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November 16, 2009

Nokia Music study shows we can’t help loving pop

CWMgenericGLOBALNokia Music has published results of a study revealing that genetics play as much a role in musical taste is influence does. The Nokia study looked into the music tastes of nearly 4,000 twins and found that taste is as much nature as nurture overall, but that the ratio varies depending on the musical genre. Nature’s influence ranked highest (53 per cent) with pop and classical music – unsurprising when you consider the point of popular music is to strike a chord that appeals to all listeners.

Appreciation of jazz, blues and soul is the next most likely set of genres to be influenced by genetics, while at the bottom of the pile was country and folk, which is just 24 per cent nature. Adrian North, Professor of Psychology at Heriot Watt University, said the findings of the study were consistent with previous efforts to study the relationship between environment and genetics when it comes to musical taste. Commenting on the study, North said

“Previous studies have shown that perfect pitch ability appears to be partly inherent and with as much as 50% of our musical taste being predetermined, it appears there is a strong argument for the existence of ‘music genes’”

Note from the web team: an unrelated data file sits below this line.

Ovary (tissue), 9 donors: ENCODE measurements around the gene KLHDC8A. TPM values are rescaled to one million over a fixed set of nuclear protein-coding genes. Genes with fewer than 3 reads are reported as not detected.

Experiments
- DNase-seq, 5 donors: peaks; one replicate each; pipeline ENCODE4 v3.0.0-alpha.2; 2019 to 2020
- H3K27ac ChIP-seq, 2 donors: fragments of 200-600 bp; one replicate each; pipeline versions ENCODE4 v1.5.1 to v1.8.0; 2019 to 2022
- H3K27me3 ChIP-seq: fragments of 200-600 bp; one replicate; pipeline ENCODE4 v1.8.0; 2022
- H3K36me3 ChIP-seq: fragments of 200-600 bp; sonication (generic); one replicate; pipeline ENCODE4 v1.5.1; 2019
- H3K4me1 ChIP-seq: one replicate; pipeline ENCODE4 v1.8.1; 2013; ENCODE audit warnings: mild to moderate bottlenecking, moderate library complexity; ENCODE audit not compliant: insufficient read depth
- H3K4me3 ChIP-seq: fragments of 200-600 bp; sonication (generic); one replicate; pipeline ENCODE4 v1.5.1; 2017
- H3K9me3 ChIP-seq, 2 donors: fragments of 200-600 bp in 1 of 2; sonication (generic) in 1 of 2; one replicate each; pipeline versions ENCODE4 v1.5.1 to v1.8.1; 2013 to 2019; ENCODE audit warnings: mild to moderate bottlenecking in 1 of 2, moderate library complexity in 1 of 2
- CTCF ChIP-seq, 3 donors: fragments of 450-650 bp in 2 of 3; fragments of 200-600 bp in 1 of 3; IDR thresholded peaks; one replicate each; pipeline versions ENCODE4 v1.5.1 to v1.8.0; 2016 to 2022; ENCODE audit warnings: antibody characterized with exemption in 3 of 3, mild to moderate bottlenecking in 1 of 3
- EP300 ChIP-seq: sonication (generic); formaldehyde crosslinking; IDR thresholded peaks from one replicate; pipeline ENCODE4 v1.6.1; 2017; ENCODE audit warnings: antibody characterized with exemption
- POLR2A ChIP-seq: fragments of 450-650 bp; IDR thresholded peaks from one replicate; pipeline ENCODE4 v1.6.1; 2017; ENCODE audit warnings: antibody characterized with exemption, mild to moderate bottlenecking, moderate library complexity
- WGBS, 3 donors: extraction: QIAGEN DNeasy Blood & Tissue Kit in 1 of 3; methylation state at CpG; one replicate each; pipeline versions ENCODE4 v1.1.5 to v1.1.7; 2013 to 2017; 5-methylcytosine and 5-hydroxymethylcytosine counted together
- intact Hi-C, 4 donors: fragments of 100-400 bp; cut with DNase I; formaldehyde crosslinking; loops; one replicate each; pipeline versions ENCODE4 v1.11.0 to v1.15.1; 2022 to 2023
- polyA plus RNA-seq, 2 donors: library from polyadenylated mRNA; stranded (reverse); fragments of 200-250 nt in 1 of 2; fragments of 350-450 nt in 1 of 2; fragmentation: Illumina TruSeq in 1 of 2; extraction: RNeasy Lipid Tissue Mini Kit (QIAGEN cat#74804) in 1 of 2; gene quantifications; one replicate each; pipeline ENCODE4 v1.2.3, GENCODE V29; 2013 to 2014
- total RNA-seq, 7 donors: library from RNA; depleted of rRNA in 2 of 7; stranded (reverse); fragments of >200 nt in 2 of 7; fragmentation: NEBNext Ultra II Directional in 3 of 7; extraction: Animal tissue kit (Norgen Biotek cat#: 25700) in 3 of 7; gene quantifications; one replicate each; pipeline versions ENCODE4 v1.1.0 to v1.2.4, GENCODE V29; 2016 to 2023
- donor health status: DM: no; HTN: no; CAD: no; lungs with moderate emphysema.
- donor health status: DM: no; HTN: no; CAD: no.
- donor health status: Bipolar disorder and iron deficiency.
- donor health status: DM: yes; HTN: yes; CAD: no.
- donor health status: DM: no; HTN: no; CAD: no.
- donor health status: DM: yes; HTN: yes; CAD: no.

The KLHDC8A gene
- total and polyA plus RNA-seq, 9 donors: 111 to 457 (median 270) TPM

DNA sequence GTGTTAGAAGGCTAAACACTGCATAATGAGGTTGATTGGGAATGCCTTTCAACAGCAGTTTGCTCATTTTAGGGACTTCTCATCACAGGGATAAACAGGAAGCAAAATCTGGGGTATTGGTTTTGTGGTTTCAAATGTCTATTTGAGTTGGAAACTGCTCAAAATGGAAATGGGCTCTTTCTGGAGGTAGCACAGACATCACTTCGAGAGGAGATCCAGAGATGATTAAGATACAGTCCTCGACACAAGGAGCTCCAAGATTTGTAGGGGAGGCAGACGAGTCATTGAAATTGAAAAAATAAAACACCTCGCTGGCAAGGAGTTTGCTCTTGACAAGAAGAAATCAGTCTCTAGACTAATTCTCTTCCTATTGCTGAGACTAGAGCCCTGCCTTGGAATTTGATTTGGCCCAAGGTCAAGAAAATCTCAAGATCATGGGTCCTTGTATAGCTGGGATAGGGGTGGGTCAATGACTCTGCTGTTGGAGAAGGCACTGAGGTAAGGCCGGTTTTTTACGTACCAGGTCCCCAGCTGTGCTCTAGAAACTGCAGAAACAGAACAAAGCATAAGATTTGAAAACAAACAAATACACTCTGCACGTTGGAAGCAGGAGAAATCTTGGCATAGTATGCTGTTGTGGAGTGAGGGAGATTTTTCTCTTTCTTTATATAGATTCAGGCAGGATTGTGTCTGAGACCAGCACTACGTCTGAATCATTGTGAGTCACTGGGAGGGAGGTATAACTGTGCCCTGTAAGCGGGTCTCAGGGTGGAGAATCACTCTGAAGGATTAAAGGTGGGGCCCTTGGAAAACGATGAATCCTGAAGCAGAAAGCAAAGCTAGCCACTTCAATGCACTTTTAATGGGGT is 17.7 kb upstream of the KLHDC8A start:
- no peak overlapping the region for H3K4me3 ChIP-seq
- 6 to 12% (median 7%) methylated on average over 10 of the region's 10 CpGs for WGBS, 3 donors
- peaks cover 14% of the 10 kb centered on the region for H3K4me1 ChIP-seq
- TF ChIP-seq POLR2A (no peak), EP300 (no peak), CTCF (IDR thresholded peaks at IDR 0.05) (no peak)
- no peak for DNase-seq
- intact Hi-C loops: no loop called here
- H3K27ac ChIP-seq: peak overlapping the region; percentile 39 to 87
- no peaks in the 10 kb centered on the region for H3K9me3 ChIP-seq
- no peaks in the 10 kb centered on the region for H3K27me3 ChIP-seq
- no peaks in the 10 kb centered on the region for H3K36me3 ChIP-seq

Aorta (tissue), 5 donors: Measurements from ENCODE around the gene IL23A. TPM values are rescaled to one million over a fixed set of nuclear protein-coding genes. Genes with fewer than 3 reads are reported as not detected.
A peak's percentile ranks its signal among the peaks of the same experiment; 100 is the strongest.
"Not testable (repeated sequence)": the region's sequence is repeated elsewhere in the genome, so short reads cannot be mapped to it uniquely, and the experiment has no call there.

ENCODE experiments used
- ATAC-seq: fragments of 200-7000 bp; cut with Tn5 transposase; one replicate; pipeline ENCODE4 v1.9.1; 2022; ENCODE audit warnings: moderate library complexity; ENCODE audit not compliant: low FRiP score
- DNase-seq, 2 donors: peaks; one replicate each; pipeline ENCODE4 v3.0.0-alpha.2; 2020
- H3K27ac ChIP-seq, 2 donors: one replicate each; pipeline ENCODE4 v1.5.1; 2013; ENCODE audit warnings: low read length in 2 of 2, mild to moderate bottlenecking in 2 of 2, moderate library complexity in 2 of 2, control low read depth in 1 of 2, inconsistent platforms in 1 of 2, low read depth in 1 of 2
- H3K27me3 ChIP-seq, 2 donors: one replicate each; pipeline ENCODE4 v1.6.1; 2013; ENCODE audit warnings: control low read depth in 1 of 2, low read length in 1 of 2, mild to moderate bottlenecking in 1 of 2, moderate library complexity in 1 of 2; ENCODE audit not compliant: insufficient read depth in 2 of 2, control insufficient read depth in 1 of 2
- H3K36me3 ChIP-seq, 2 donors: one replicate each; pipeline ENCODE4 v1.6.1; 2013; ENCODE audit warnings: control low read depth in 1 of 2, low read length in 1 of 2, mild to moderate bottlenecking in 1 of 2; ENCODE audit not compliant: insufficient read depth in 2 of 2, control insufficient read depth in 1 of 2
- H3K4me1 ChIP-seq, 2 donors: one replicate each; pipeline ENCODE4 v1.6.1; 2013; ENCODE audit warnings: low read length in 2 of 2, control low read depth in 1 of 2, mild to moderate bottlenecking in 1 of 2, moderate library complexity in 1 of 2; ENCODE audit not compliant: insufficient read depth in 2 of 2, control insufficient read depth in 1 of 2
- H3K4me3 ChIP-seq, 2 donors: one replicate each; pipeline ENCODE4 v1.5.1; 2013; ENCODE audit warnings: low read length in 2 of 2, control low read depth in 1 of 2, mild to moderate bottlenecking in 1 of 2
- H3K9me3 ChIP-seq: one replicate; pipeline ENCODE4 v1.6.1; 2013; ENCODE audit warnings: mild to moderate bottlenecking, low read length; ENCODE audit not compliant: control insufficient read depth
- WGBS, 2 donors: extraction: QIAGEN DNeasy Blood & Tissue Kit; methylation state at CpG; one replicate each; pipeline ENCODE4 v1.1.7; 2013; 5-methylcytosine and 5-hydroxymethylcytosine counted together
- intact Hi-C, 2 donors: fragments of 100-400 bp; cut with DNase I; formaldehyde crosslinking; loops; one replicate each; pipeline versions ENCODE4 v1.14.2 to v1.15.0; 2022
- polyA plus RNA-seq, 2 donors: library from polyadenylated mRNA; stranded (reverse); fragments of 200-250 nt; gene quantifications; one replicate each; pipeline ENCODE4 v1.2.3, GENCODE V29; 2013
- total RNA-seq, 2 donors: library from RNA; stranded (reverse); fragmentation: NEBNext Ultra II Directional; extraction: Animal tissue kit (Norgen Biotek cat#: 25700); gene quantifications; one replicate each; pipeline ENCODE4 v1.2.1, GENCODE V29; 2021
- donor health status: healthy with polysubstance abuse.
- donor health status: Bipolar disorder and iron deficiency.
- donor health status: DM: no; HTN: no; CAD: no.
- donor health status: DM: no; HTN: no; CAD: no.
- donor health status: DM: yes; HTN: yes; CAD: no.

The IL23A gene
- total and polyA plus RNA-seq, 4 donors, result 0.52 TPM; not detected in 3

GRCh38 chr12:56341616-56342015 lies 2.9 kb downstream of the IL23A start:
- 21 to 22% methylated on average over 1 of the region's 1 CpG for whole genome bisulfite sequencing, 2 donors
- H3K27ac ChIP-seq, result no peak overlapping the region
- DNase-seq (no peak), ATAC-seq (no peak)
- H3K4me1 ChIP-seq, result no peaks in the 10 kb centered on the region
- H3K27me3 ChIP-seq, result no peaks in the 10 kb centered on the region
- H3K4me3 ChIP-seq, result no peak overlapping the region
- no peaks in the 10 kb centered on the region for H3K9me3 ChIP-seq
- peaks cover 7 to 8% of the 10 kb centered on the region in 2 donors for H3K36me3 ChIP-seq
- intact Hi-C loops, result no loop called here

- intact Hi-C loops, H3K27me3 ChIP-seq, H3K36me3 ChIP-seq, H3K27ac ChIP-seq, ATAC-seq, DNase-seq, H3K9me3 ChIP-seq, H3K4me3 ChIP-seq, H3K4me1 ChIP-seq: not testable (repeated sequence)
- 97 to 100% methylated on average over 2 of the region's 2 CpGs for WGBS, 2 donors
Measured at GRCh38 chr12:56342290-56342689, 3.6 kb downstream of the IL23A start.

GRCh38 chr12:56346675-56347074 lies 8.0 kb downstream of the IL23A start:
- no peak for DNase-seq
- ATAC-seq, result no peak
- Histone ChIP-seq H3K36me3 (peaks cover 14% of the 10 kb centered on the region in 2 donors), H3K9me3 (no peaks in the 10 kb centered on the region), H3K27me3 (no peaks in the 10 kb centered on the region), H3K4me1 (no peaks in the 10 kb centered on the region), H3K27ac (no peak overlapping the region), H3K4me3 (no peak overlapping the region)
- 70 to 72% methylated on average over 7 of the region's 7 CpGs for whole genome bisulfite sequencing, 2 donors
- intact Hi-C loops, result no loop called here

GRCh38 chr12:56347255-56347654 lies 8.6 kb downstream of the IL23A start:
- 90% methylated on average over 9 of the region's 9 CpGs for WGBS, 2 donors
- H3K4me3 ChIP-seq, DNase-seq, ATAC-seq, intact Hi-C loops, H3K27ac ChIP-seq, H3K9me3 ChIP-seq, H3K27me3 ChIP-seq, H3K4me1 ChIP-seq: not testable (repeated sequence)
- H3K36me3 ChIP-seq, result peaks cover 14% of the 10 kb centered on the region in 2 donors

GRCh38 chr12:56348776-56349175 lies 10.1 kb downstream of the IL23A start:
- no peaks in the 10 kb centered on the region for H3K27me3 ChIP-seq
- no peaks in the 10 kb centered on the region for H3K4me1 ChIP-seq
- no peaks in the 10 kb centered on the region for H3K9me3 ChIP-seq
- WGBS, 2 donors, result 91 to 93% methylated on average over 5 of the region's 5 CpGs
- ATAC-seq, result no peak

The study also showed that the effect of nature diminished over time and that the older you are, the more likely it is that your taste reflects experience rather than genetics.

And while genetic influence on the music we like is clear, genes have a significantly lower influence on why we listen to music. The study claims listening habits are influenced by a desire to soundtrack our day, wanting to set a mood, or simply to enjoy the listening experience – rather than any ‘play music now’ gene.

Nokia Music’s Liz Schimel explained the reasons behind the study:

“If we’re to give music fans the music they want, we need to know what fuels their passions,”

The study was carried out by Nokia in conjunction with Kings’ College London Department of Twin Research.